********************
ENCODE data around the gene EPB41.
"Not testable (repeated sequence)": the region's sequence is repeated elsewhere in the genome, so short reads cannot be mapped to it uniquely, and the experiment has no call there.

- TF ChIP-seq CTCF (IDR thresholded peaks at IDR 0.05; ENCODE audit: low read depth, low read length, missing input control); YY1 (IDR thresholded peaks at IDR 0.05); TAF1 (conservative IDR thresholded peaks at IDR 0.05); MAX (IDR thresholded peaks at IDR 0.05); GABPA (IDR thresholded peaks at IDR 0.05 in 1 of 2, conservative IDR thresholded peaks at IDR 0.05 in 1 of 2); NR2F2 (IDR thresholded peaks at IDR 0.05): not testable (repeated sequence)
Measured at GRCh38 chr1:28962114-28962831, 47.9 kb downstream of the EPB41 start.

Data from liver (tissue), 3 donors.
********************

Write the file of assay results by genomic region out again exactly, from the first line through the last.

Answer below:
ENCODE data around the gene EPB41.
"Not testable (repeated sequence)": the region's sequence is repeated elsewhere in the genome, so short reads cannot be mapped to it uniquely, and the experiment has no call there.

- TF ChIP-seq CTCF (IDR thresholded peaks at IDR 0.05; ENCODE audit: low read depth, low read length, missing input control); YY1 (IDR thresholded peaks at IDR 0.05); TAF1 (conservative IDR thresholded peaks at IDR 0.05); MAX (IDR thresholded peaks at IDR 0.05); GABPA (IDR thresholded peaks at IDR 0.05 in 1 of 2, conservative IDR thresholded peaks at IDR 0.05 in 1 of 2); NR2F2 (IDR thresholded peaks at IDR 0.05): not testable (repeated sequence)
Measured at GRCh38 chr1:28962114-28962831, 47.9 kb downstream of the EPB41 start.

Data from liver (tissue), 3 donors.